The reasons behind the racial disparity in refinancing align with documented evidence about other inequities in housing, Keys said during an interview with Wharton Business Daily on SiriusXM. (Listen to the podcast above.) Structural racism built into both public policy and the private sector has led to longstanding asymmetry in income, credit scores, loan-to-value ratios and other risk factors that inhibit refinancing for minorities.
The coronavirus pandemic is exacerbating the problem, Keys said, because Black and Hispanic households are more likely to experience job loss than white households. The U.S. unemployment rate in May dropped to 5.8%, yet it was 7.3% for Hispanics and 9.1% for Blacks.
“Some of this may be a function of just measuring incomes and employment disruptions, but I think there is another factor, which is related to just how tight mortgage credit is right now,” Keys added. “Mortgage credit is perceived as being very tight. It can be a hard time to get a loan, and there are a lot of hoops to jump through when you’re refinancing.”
Author(s): Benjamin Keys interviewed on Wharton Business Daily
We show that lenders face more uncertainty when assessing default risk of historically under-served groups in US credit markets and that this information disparity is a quantitatively important driver of inefficient and unequal credit market outcomes. We first document that widely used credit scores are statistically noisier indicators of default risk for historically under-served groups. This noise emerges primarily through the explanatory power of the underlying credit report data (e.g., thin credit files), not through issues with model fit (e.g., the inability to include protected class in the scoring model). Estimating a structural model of lending with heterogeneity in information, we quantify the gains from addressing these information disparities for the US mortgage market. We find that equalizing the precision of credit scores can reduce disparities in approval rates and in credit misallocation for disadvantaged groups by approximately half.
Studying successful entrepreneurs is great; I am looking forward to reading Brad Stone’s new book, Amazon Unbound: Jeff Bezos and the Invention of a Global Empire. But studying unsuccessful ones can be more enlightening. As Charlie Munger says, “All I want to know is where I’m going to die so I’ll never go there.” The trouble is that there are few books written about unsuccessful entrepreneurs. The next best thing is a parliamentary hearing. This week, Lex Greensill, founder of Greensill Capital, appeared in front of the UK House of Commons Treasury Committee to help lawmakers understand what went wrong.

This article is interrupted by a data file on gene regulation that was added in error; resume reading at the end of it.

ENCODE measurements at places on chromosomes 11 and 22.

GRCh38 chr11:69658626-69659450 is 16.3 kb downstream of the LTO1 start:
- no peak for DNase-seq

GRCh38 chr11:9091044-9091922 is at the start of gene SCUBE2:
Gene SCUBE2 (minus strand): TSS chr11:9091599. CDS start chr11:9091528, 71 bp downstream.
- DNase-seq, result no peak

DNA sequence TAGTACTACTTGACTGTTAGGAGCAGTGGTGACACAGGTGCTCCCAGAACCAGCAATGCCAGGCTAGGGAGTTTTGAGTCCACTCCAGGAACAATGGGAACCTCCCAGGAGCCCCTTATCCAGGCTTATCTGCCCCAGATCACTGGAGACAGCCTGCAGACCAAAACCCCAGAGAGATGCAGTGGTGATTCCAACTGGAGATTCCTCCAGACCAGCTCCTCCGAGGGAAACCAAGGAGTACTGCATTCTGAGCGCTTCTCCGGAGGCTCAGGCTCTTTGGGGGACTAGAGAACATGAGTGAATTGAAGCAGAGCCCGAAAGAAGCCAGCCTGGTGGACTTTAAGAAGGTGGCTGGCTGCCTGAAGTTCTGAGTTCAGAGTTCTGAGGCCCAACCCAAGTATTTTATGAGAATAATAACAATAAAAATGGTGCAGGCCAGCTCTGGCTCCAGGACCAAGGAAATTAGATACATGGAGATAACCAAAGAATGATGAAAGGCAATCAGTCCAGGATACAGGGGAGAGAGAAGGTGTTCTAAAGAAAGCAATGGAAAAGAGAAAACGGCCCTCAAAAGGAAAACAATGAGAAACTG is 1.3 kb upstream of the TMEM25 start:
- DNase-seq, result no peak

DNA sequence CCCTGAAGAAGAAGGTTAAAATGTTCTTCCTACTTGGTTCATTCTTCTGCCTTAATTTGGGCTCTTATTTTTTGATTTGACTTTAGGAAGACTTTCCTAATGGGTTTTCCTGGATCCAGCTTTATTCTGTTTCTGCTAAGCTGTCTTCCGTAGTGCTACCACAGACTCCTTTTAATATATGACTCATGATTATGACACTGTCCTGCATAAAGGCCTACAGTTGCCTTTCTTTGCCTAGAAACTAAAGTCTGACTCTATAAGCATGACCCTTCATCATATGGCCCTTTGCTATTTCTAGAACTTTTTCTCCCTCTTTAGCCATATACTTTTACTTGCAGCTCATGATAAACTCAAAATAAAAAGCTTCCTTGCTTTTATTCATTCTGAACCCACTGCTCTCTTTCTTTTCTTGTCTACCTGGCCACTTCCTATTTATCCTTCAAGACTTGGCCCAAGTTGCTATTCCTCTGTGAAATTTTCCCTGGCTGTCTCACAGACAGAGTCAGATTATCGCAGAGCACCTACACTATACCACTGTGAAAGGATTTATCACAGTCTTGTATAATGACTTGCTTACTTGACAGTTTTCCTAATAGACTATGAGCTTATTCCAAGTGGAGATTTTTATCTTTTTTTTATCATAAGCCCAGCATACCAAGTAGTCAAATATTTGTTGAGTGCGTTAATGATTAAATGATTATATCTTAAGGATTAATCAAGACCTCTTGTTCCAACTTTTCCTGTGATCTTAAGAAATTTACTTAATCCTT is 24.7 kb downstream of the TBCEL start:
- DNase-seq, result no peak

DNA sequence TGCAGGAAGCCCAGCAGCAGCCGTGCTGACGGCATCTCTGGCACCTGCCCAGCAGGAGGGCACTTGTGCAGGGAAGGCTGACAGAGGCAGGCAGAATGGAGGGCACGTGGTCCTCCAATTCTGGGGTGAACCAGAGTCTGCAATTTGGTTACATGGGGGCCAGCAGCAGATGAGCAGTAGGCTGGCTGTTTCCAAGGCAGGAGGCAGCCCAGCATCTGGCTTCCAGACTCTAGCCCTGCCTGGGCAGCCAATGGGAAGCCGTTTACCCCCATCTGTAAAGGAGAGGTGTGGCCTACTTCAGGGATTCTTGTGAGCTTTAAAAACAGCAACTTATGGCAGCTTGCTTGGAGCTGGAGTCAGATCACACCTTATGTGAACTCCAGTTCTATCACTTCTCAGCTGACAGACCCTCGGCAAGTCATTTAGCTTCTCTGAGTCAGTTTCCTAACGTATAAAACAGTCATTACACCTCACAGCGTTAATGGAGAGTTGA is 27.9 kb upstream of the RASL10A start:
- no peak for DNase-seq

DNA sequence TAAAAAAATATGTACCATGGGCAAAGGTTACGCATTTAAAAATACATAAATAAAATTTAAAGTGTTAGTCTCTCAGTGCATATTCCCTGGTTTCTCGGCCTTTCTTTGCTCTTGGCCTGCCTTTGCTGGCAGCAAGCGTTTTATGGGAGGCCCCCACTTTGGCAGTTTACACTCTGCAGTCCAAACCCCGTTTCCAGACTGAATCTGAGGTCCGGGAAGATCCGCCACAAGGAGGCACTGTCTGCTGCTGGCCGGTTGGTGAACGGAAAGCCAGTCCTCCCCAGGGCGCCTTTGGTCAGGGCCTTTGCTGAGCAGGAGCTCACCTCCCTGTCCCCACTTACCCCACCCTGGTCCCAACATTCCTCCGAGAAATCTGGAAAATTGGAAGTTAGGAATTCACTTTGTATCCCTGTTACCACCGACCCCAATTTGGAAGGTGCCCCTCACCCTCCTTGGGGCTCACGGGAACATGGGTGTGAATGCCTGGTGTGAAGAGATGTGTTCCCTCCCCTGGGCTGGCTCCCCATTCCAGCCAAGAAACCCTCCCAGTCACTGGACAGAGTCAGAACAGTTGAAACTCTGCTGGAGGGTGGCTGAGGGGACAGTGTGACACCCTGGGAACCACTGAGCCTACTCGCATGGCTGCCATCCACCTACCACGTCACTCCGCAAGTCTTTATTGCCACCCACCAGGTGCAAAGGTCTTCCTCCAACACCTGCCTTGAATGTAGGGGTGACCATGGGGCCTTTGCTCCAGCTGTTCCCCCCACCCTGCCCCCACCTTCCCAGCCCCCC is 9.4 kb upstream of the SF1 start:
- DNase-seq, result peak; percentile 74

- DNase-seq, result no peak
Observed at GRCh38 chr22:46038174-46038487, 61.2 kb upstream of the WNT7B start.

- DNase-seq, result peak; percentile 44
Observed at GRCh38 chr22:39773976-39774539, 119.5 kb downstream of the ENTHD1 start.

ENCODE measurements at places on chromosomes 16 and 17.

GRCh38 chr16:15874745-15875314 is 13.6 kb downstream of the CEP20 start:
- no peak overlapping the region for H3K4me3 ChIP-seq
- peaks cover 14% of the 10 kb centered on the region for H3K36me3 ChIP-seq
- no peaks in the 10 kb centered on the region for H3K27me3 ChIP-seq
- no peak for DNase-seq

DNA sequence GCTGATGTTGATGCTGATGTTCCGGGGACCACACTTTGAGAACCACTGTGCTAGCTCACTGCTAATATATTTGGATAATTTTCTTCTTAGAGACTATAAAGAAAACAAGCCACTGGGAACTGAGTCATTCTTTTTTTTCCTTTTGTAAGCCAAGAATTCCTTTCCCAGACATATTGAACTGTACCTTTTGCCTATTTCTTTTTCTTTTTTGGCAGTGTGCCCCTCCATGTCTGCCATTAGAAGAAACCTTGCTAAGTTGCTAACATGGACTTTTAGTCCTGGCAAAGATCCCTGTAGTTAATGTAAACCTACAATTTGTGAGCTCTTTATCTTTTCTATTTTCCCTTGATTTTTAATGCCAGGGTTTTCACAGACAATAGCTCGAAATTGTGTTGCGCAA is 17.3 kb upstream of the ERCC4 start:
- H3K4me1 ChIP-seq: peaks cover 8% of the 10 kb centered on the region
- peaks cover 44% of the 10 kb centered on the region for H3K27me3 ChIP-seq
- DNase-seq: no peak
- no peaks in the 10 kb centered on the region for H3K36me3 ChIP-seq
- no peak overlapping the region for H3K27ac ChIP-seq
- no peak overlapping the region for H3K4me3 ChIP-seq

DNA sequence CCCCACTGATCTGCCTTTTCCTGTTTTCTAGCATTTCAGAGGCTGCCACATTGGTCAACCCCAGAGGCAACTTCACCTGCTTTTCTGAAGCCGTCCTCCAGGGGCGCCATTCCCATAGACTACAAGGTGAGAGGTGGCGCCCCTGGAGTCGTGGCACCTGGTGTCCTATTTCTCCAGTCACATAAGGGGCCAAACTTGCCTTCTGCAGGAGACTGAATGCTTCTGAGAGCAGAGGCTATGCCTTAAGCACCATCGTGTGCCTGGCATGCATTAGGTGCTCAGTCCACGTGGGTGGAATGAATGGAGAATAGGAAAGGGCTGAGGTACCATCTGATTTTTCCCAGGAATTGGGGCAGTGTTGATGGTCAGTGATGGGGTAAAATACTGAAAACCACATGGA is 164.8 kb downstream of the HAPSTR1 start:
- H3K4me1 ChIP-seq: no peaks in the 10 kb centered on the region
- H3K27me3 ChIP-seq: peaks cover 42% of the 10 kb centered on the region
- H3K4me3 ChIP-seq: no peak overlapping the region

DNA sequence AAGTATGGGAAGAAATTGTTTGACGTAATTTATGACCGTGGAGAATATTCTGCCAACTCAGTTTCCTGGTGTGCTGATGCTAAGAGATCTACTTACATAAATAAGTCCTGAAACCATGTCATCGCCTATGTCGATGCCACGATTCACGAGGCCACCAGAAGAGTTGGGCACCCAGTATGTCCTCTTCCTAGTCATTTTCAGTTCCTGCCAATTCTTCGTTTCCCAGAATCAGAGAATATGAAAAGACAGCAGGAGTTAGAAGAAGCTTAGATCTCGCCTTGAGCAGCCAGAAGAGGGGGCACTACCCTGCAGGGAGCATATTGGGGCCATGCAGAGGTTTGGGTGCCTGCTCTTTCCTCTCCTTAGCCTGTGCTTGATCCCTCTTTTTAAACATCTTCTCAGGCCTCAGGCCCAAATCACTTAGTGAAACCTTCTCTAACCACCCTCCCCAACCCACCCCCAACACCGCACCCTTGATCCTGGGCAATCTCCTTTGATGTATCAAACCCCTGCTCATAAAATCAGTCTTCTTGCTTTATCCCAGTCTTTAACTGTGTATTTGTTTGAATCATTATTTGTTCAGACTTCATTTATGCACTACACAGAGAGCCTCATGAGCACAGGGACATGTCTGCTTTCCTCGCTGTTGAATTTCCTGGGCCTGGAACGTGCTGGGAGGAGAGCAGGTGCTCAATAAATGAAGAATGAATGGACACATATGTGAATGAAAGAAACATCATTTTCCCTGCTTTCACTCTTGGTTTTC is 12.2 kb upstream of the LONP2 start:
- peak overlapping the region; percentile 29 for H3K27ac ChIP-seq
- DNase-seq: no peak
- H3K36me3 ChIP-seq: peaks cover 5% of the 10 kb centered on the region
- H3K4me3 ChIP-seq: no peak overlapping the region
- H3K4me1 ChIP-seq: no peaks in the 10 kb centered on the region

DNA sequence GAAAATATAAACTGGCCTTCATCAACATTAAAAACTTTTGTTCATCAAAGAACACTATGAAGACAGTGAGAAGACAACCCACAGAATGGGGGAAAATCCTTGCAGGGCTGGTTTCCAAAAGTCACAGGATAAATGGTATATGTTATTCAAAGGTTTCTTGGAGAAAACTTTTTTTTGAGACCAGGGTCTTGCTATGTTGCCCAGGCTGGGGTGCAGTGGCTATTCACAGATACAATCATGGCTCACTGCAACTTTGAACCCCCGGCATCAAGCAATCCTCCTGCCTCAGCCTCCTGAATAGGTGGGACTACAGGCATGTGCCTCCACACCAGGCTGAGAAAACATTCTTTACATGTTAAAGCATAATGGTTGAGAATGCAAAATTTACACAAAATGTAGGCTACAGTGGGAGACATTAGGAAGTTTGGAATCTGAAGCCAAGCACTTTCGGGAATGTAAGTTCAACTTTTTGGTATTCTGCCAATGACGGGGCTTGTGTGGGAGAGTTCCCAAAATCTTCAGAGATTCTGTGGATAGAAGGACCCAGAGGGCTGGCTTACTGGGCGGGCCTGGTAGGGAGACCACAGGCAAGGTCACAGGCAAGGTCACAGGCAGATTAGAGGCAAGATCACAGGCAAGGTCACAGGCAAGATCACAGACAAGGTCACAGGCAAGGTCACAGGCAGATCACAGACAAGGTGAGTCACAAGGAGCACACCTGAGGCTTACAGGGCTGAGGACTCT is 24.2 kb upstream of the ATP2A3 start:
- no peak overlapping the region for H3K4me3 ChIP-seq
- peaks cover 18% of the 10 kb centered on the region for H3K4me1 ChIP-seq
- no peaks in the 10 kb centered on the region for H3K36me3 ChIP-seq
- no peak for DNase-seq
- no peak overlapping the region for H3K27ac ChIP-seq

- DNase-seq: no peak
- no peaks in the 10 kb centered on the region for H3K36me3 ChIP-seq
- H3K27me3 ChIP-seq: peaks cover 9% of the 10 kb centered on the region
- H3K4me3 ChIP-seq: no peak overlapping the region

The Chair of the Committee cited the piece Steve Clapham and I wrote back in July last year warning of problems at Greensill. Lex Greensill didn’t confirm if he’d read it but replied that he didn’t become concerned about the position of his business until December. His view is that the failure of his firm rests with the insurance company that denied him cover. He even used the opportunity to give the Committee a recommendation: “…one of the real lessons from the failure of my firm… is that a heavy reliance on trade credit insurance is dangerous. I urge you and the Committee to consider the manner in which that is regulated, because it is fundamentally counter cyclical in its behaviour.”
No surprise that he would deflect. The firm failed because it was riddled with conflicts of interest, carried heavy customer concentrations and grew too fast. The problem with unsuccessful entrepreneurs is that they may be less than honest.
Home ownership rates in Chicago’s Black and Latino communities have been falling, according to information presented by Anthony Simpkins, president and CEO of Neighborhood Housing Services of Chicago.
Citing research by the DePaul Institute for Housing, Simpkins said not only are banks lending less in Black and Latino neighborhoods, they are also filing more foreclosures.
And he said borrowers of color who are able to get a loan are often charged a higher interest rate; in 2019 he said Woodstock Institute found nearly 35% of African American mortgage borrowers in Chicago paid higher rates, 17% of Latino borrowers.